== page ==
• implementation
        • how
        • means
        • plans
        • efficiency
        • control
    • Three Big Strategic Questions
      • Where Are We Now?
      • Where Do we Want to Go?
      • How Will We Get There?
    • Strategic Planning Process
      • Developing a Vision and a Mission
      • Assessment
      • Setting Objectives
      • Crafting a Strategy
      • Implementing and Executing Strategy
      • Evaluating Performance, Reviewing the Situation and Initiating Corrective Action
    • Strategic Planning
      • First Stage of Strategic Planning may involve:
      • Futures Thinking
        • Thinking about what the business might need to do 10–20 years ahead
      • Strategic Intents
        • Thinking about key strategic themes that will inform decision making
    • Strategic Planning
      • The Vision
        • Communicating to all staff where the organisation is going and where it intends to be in the future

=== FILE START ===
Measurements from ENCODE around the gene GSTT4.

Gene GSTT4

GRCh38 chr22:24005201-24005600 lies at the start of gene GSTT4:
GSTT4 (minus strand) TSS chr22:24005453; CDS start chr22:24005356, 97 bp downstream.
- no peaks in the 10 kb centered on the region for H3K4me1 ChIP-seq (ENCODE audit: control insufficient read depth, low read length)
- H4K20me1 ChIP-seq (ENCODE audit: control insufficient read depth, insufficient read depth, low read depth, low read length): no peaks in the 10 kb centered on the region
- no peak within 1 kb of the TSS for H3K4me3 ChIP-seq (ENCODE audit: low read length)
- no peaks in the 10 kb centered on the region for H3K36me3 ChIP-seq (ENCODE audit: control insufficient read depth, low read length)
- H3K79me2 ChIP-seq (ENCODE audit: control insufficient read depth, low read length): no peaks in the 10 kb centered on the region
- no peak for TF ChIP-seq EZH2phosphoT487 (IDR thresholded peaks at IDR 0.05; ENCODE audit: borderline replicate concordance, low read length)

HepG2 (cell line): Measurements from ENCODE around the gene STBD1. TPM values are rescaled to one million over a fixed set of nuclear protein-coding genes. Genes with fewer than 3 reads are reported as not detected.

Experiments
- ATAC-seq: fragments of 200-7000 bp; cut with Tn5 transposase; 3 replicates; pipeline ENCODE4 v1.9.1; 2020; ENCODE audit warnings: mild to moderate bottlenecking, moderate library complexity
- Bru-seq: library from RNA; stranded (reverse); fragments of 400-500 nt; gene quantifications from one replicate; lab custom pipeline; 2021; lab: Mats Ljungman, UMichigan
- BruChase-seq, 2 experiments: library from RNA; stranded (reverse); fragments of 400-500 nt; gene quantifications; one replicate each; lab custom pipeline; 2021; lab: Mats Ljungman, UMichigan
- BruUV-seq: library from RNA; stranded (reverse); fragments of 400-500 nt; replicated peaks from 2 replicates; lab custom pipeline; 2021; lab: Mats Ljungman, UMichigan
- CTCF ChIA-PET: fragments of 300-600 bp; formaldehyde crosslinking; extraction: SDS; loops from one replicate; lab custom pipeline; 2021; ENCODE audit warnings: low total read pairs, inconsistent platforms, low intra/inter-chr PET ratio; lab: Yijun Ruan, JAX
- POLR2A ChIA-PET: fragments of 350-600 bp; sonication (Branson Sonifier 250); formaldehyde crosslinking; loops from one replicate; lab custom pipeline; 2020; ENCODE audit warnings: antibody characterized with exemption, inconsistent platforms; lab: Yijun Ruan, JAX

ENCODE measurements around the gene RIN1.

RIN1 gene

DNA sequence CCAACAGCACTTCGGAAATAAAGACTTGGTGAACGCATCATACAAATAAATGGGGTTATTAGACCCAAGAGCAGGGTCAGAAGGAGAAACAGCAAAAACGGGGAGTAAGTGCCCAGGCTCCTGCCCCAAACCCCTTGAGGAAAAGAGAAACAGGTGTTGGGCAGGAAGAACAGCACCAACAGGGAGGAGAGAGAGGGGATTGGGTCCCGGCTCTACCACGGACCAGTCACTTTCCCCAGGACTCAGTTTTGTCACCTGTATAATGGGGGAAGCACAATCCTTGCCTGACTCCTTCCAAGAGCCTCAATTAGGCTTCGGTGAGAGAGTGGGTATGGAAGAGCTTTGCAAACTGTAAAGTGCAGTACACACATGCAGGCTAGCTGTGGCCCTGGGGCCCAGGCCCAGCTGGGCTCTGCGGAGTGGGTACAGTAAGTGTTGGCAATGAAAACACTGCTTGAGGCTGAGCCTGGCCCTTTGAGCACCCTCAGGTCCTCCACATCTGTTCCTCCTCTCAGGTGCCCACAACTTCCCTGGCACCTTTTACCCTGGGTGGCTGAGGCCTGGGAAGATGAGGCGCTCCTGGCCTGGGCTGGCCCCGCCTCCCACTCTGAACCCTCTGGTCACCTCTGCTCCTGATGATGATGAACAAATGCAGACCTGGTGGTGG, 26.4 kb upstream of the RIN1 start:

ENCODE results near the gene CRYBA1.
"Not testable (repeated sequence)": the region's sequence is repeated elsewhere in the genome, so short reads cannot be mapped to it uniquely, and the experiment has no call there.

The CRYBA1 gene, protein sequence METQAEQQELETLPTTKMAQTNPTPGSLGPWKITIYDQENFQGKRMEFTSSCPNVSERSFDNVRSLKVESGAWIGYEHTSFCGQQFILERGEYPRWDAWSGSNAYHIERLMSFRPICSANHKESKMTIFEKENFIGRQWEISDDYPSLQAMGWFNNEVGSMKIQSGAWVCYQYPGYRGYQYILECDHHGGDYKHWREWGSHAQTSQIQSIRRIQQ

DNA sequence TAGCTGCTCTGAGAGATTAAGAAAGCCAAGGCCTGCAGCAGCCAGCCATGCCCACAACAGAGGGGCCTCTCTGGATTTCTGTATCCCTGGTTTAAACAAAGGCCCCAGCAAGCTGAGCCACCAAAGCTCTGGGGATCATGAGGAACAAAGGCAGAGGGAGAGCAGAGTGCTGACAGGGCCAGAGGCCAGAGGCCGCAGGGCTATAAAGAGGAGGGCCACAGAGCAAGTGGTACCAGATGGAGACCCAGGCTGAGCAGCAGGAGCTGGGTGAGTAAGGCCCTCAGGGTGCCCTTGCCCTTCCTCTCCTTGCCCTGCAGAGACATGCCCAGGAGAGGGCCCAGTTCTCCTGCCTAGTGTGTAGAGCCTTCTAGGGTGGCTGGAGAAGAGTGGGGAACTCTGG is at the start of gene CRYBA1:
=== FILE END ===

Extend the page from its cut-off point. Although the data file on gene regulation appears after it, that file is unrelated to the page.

• Aims and Objectives:
        • Aims – long term target
        • Objectives – the way in which you are going to achieve the aim
    • Strategic Analysis
      • Constantly evaluate their position
      • Strategic analysis includes different methods of assessing the current position of the business in the market place
      • Two basic methods:
        • Internal
        • External
    • Internal Audits
      • Productivity
      • Efficiency
      • Costs
      • Other Internal Data
        • Labour turnover, absenteeism
        • Customer satisfaction surveys
        • Quality procedures
        • Cash flow statements
        • Sales trends
        • Skills audit
      • Strengths and weaknesses analysis
      • Core competencies
    • External Audits
      • General business environment – Inflation, competitiveness, unemployment/employment, growth, consumer spending
      • Competitors
      • PEST factors
        • Political – e.g. change of government
        • Economic – Trends in economic growth, inflation, etc.
        • Social-changed outlook, age structure of population, etc.
        • Technological
    • SWOT Analysis
      • Strengths
      • Weaknesses